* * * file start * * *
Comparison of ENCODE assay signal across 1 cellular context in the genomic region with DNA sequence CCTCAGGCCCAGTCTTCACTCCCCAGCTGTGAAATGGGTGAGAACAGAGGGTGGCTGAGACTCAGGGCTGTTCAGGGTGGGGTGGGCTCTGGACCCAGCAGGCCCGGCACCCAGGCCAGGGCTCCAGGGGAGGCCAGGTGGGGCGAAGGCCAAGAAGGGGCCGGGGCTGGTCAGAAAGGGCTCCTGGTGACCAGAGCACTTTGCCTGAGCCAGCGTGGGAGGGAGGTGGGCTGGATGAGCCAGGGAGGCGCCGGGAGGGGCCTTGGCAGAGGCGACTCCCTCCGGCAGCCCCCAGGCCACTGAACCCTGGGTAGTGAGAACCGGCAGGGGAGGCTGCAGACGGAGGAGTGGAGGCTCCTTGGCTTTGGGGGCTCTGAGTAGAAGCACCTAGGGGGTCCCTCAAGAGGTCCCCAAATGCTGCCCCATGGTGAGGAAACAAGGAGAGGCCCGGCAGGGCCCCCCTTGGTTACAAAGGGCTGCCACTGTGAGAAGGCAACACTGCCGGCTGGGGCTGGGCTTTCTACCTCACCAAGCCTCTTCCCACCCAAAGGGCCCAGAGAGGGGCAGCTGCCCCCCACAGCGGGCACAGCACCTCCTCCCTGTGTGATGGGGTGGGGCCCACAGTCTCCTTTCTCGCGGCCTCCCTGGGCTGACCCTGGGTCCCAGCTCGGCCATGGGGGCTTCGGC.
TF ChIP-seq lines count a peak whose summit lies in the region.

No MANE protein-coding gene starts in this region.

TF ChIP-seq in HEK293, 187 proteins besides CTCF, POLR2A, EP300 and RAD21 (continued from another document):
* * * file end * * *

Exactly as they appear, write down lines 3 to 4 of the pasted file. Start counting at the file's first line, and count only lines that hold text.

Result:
No MANE protein-coding gene starts in this region.

TF ChIP-seq in HEK293, 187 proteins besides CTCF, POLR2A, EP300 and RAD21 (continued from another document):